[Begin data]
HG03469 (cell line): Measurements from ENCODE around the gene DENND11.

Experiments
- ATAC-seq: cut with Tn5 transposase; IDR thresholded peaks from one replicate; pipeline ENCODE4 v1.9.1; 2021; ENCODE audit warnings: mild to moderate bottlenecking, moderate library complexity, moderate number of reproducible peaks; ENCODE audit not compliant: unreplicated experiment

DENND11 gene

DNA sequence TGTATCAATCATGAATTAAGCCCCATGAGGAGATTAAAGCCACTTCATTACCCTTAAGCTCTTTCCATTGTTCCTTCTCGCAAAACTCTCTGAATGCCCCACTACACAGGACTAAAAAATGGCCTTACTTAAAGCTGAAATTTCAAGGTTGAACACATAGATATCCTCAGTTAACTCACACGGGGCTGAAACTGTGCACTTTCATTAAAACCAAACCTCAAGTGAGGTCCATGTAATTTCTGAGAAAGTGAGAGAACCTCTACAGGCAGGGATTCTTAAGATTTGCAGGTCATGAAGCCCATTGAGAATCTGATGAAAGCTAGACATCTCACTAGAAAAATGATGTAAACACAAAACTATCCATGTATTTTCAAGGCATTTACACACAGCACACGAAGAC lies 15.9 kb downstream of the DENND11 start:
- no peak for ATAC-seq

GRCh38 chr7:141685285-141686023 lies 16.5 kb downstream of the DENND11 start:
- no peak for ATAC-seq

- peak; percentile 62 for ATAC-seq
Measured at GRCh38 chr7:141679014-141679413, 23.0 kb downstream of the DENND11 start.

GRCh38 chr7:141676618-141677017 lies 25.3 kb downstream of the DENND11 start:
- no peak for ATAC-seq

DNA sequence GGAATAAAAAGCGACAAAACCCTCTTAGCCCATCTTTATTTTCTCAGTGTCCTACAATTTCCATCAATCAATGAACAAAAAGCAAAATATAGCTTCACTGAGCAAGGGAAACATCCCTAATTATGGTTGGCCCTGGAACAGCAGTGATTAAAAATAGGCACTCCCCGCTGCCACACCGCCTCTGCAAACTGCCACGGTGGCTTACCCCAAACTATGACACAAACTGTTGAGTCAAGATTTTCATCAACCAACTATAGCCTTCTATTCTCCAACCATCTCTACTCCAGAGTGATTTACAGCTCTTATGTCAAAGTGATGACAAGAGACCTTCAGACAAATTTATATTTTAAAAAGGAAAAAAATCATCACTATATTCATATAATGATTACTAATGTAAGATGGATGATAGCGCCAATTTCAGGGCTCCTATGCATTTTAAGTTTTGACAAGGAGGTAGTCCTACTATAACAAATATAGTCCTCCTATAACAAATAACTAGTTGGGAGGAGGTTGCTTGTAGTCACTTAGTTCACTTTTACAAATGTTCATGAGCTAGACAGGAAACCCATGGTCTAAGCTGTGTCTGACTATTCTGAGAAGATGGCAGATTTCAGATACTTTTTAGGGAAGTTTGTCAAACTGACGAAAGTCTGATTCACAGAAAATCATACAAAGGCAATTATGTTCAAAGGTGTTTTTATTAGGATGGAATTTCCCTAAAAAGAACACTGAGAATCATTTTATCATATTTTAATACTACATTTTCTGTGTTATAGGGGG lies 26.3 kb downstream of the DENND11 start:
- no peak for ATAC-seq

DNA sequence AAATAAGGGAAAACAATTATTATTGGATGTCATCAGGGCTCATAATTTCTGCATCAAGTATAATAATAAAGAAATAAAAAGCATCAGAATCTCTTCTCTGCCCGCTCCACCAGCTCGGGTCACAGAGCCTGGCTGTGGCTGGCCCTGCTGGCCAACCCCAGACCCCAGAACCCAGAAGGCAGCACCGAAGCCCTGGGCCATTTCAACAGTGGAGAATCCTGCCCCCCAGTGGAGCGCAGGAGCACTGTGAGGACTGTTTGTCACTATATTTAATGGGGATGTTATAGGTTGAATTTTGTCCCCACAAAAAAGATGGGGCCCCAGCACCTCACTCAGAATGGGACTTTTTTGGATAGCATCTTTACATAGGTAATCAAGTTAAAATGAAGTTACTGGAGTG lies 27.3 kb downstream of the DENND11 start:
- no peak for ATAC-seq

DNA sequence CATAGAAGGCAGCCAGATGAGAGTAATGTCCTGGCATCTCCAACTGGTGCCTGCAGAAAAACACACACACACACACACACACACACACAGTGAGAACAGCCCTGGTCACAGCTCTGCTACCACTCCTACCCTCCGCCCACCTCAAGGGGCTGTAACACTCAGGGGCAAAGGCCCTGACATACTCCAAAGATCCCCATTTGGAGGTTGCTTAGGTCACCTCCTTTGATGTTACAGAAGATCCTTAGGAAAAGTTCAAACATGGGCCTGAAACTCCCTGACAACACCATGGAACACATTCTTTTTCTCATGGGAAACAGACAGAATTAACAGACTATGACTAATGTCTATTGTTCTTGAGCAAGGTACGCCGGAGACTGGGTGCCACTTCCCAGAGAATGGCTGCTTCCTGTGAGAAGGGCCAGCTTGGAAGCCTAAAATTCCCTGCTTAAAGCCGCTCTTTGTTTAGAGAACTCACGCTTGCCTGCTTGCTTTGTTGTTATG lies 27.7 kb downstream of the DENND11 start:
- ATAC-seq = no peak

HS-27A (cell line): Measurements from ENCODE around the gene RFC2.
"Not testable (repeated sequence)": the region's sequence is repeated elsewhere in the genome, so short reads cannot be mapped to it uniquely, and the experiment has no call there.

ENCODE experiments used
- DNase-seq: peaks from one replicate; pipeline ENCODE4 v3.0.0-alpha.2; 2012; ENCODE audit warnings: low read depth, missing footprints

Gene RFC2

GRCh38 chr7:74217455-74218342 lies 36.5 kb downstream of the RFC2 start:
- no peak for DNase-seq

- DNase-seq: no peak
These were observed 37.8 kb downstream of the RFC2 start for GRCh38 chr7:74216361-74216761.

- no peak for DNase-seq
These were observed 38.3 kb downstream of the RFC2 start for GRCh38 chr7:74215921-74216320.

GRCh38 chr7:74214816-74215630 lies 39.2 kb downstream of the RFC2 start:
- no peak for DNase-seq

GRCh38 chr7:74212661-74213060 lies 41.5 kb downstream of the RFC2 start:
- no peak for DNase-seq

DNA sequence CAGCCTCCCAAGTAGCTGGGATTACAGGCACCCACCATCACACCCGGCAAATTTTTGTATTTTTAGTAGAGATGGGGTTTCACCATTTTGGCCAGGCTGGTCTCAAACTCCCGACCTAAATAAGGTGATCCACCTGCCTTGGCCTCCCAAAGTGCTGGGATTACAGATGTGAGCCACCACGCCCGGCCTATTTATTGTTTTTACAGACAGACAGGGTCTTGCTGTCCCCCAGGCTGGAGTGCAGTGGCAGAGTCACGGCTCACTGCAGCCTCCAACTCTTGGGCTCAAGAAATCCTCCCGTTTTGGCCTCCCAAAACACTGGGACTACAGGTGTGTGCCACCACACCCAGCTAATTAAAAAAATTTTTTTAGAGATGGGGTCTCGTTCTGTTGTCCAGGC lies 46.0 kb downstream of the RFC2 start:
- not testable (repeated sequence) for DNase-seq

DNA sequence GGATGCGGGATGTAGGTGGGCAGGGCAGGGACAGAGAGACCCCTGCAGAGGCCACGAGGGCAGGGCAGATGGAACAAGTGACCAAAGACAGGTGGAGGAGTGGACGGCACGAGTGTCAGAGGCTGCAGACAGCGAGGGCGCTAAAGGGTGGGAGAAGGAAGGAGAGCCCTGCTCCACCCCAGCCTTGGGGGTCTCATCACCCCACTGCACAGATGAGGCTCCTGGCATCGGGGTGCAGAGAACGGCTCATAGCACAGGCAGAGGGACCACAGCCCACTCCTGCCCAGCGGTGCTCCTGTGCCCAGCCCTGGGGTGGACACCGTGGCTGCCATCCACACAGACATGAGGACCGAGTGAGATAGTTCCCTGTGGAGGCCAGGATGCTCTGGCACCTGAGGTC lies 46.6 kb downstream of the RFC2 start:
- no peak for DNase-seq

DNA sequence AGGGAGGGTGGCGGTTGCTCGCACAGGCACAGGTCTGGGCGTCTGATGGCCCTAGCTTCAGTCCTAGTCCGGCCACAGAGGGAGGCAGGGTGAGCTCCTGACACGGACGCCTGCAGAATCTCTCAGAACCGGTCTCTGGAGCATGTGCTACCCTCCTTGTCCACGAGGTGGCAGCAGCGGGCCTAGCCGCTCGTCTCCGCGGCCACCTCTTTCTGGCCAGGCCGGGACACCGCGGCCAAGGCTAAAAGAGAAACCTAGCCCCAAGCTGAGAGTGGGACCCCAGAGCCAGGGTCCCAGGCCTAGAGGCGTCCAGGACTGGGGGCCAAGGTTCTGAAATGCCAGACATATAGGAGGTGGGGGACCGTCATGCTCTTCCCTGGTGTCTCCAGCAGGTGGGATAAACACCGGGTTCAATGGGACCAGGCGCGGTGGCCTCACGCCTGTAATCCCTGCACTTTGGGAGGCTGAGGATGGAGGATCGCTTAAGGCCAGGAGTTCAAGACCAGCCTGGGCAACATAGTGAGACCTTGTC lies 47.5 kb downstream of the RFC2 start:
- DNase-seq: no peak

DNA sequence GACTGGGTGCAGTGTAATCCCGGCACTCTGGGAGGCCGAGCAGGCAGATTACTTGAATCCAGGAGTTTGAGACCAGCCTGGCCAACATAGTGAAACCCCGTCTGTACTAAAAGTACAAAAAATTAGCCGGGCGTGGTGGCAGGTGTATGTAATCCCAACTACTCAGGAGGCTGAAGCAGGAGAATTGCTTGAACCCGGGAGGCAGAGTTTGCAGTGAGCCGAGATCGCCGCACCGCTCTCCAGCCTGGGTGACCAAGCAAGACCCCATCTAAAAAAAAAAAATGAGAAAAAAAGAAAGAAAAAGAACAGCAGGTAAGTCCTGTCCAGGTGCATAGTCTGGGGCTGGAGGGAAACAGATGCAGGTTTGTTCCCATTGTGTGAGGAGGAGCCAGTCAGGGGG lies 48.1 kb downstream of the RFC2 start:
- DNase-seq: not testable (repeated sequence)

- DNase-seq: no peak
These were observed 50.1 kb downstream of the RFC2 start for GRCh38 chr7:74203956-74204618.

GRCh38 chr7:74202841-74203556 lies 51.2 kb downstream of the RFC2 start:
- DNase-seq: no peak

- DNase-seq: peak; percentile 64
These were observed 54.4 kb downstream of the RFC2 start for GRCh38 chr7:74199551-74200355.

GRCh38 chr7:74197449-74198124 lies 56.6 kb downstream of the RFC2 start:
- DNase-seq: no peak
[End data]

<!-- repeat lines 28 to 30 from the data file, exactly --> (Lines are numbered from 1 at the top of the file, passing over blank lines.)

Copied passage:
- no peak for DNase-seq
These were observed 38.3 kb downstream of the RFC2 start for GRCh38 chr7:74215921-74216320.

GRCh38 chr7:74214816-74215630 lies 39.2 kb downstream of the RFC2 start: